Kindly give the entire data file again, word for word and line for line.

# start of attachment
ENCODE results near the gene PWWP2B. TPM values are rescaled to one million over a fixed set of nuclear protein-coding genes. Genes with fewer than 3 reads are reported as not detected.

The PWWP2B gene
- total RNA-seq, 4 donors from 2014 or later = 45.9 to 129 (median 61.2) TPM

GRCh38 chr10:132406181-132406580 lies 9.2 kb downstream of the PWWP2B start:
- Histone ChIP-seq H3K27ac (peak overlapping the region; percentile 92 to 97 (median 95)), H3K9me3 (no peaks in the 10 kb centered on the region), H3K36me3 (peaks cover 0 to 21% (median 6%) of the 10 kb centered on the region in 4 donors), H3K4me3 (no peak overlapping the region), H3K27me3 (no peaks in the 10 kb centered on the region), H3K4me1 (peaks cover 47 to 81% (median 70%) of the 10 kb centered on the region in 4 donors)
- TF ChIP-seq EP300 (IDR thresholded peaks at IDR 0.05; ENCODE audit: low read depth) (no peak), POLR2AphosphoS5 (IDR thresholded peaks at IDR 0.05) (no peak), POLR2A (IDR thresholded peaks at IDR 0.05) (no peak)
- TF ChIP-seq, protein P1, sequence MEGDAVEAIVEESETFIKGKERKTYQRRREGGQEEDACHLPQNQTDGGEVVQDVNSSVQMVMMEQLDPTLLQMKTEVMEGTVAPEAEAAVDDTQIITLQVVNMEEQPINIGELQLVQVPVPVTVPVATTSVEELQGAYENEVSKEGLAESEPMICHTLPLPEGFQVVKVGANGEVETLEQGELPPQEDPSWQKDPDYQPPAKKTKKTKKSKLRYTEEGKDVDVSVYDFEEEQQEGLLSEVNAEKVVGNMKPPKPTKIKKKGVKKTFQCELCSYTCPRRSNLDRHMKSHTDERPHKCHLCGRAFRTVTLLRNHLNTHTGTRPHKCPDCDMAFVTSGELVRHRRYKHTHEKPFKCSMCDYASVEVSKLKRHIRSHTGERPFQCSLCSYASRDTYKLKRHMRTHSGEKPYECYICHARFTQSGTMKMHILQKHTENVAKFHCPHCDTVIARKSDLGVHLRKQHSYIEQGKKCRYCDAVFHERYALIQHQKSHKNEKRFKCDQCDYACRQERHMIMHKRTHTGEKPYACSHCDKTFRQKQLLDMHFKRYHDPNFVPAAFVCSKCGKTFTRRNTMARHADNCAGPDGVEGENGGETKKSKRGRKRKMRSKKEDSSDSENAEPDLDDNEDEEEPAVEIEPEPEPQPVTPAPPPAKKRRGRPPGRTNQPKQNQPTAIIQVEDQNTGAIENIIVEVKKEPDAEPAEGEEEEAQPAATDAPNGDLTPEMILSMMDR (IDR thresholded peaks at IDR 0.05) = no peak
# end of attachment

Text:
ENCODE results near the gene PWWP2B. TPM values are rescaled to one million over a fixed set of nuclear protein-coding genes. Genes with fewer than 3 reads are reported as not detected.

The PWWP2B gene
- total RNA-seq, 4 donors from 2014 or later = 45.9 to 129 (median 61.2) TPM

GRCh38 chr10:132406181-132406580 lies 9.2 kb downstream of the PWWP2B start:
- Histone ChIP-seq H3K27ac (peak overlapping the region; percentile 92 to 97 (median 95)), H3K9me3 (no peaks in the 10 kb centered on the region), H3K36me3 (peaks cover 0 to 21% (median 6%) of the 10 kb centered on the region in 4 donors), H3K4me3 (no peak overlapping the region), H3K27me3 (no peaks in the 10 kb centered on the region), H3K4me1 (peaks cover 47 to 81% (median 70%) of the 10 kb centered on the region in 4 donors)
- TF ChIP-seq EP300 (IDR thresholded peaks at IDR 0.05; ENCODE audit: low read depth) (no peak), POLR2AphosphoS5 (IDR thresholded peaks at IDR 0.05) (no peak), POLR2A (IDR thresholded peaks at IDR 0.05) (no peak)
- TF ChIP-seq, protein P1, sequence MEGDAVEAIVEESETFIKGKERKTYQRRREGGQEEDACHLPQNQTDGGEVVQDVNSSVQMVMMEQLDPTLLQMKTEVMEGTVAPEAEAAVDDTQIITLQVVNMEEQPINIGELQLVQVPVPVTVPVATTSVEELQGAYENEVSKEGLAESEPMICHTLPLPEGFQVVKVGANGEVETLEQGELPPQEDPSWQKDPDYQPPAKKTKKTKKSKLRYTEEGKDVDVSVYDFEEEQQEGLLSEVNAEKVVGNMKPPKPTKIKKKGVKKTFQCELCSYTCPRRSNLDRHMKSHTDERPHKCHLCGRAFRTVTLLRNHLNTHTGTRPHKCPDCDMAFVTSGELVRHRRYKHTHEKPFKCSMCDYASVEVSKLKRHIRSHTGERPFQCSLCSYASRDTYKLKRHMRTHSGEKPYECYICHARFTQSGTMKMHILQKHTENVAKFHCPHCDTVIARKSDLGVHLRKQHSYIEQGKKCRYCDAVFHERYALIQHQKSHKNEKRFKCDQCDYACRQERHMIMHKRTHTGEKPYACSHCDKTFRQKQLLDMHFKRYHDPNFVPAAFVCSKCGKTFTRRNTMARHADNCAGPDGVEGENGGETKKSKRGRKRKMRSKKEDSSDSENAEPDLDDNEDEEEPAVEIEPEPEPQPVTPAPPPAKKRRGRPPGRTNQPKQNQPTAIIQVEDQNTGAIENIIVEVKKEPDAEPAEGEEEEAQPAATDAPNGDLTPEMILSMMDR (IDR thresholded peaks at IDR 0.05) = no peak